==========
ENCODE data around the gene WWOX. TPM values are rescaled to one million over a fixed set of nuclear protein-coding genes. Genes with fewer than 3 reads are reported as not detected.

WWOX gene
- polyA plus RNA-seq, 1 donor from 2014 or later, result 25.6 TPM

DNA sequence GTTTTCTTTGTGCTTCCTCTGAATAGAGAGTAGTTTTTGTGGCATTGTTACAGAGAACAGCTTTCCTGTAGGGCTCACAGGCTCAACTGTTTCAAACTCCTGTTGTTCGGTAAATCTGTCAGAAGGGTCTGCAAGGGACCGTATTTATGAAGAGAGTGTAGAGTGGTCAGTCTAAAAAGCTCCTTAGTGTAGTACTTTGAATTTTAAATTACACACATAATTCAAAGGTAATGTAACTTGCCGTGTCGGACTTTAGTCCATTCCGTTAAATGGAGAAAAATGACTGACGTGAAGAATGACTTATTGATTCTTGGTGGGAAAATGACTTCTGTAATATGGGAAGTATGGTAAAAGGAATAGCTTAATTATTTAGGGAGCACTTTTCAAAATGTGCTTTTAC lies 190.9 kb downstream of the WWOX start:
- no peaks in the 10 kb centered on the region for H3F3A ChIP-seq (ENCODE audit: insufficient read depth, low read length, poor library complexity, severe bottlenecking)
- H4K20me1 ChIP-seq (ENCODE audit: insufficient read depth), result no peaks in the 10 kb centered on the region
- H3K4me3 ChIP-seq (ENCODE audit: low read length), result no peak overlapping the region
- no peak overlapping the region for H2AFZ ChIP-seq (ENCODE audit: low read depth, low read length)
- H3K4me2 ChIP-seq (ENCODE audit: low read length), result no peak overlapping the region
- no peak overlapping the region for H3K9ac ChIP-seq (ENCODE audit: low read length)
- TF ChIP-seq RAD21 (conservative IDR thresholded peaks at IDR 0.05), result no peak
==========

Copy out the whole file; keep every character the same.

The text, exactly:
ENCODE data around the gene WWOX. TPM values are rescaled to one million over a fixed set of nuclear protein-coding genes. Genes with fewer than 3 reads are reported as not detected.

WWOX gene
- polyA plus RNA-seq, 1 donor from 2014 or later, result 25.6 TPM

DNA sequence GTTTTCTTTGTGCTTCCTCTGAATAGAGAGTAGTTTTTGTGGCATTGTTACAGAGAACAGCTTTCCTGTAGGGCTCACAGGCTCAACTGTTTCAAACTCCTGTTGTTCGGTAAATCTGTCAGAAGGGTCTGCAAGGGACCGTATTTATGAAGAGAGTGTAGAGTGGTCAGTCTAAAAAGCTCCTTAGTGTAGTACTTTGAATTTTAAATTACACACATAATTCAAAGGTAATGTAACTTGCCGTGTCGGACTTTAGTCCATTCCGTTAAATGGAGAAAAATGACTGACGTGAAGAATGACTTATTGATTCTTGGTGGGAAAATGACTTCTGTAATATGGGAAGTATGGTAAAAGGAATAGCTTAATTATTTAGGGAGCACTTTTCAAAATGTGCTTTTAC lies 190.9 kb downstream of the WWOX start:
- no peaks in the 10 kb centered on the region for H3F3A ChIP-seq (ENCODE audit: insufficient read depth, low read length, poor library complexity, severe bottlenecking)
- H4K20me1 ChIP-seq (ENCODE audit: insufficient read depth), result no peaks in the 10 kb centered on the region
- H3K4me3 ChIP-seq (ENCODE audit: low read length), result no peak overlapping the region
- no peak overlapping the region for H2AFZ ChIP-seq (ENCODE audit: low read depth, low read length)
- H3K4me2 ChIP-seq (ENCODE audit: low read length), result no peak overlapping the region
- no peak overlapping the region for H3K9ac ChIP-seq (ENCODE audit: low read length)
- TF ChIP-seq RAD21 (conservative IDR thresholded peaks at IDR 0.05), result no peak